Another fundamental difference between Buddhism and Christianity. While Buddhism teaches that if you are not "enlightened" in this life, you are up for a re-birth, the Bible says "man is appointed to live once, and then comes judgment." There is no re-birth, or re-incarnation in Christianity. Period.

What scientific evidence is there for "rebirth" into a second life? None as far as I can tell. This is all just wishful thinking, in my opinion.

Whereas Buddhism rejects the notion of a "soul" being the essence of a human, the Bible teaches that each person has an eternal "soul" - and that soul is you, your identity. You do not "have a soul - you ARE a soul. You have a body" (C.S. Lewis). Many philosophers have subscribed to the existence of an eternal soul - Plato, to name one. Jesus taught that your soul is eternal, and that we pass from this life into eternity. He also said that "you must be born again", and unless you were you cannot see the kingdom of God.

This is an important question - are you just a physical organism, or something more? Are you a soul, or just firing synapses in a chunk of grey matter? The Bible teaches that you were created by God for a purpose, and that He has a plan for your life. Consider this carefully, and ask Him to reveal Himself to you. He wants to make you a part of His kingdom.

You are to be with the Lord forever, or apart from Him - depending on the choices you make in this life.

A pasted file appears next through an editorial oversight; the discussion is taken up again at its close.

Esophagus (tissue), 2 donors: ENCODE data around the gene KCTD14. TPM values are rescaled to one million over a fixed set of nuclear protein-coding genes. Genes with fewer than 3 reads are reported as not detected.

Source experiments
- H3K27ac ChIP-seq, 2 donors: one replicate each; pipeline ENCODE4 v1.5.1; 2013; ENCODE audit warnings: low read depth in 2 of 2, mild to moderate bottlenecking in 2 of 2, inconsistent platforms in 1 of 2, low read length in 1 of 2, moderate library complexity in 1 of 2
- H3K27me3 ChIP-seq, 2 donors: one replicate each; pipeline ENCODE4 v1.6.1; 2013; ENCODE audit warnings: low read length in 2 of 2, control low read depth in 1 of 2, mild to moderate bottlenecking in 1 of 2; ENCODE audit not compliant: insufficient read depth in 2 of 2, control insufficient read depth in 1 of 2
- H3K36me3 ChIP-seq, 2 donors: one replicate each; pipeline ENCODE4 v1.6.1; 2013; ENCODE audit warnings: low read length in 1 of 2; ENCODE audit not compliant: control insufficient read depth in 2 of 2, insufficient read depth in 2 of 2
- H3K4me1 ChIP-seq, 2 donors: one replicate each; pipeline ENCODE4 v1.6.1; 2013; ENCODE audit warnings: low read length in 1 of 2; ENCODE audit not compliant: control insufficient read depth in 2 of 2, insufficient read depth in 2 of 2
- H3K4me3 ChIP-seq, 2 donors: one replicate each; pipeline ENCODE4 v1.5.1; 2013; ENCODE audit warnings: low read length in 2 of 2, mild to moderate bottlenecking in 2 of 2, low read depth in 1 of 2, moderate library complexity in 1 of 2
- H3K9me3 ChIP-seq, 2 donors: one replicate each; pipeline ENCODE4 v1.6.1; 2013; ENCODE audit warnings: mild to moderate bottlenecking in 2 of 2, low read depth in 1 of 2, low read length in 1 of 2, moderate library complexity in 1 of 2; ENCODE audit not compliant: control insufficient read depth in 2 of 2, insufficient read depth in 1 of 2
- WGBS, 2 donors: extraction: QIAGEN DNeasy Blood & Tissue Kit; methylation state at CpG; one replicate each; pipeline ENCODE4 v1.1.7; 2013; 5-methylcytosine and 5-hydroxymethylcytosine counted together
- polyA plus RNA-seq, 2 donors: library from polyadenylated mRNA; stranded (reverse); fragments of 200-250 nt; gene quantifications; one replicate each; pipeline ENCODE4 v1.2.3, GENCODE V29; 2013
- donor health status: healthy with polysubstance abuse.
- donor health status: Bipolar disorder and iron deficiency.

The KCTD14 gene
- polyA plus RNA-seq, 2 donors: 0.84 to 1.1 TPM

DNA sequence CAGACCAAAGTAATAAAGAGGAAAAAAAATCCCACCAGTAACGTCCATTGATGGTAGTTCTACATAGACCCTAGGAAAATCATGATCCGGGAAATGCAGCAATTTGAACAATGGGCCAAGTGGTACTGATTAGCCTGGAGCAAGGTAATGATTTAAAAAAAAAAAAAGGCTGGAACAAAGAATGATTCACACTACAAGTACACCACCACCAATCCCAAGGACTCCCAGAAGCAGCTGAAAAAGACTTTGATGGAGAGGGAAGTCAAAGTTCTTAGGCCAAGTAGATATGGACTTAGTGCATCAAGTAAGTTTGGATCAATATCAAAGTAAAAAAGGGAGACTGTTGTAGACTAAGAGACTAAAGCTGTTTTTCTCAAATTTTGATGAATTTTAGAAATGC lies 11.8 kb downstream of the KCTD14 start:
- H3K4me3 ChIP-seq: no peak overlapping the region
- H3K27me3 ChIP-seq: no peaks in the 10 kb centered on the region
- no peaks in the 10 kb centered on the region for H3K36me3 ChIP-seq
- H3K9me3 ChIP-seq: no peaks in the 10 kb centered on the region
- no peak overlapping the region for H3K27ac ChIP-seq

12. "Maitri or Metta in Pali (Loving Kindness) and Karuna (Compassion) to all living beings including animals. Buddhism strictly forbids animal sacrifice for whatever reason. Vegetarianism is recommended but not compulsory."

Christianity teaches that originally Humans were created as the peak of God's creation, and that at that time, all God's creatures lived in harmony.

But then humans rebelled, and "sin" entered the human race and all of creation. All of creation since is in a fallen state, which is why there is sin, why mankind wars against itself, and why even creation displays a fallen state.

Christians are taught that all God's creatures were created "good", and that they all reflect His handiwork. But we are not to worship animals. We are to treat them well, as living beings which have a place in God's wonderful creation. Christians do not sacrifice animals, as was done by the Hebrews at one time. We are to give sacrifices of obedience, praise and thanksgiving to God.

As far as eating goes, the Bible teaches that Christians should not eat food sacrificed to idols, and that a blessing of thanksgiving should be said before partaking of food.

13. "The importance of Non-attachment. Buddhism goes beyond doing good and being good. One must not be attached to good deeds or the idea of doing good; otherwise it is just another form of craving."

The importance of "non-attachment" is about not being attached to anything. So Buddhists are not to be influenced by the bad - but not to be too interested in doing good either! The goal is not to do good, or do bad. Just to do nothing. Non-attachment.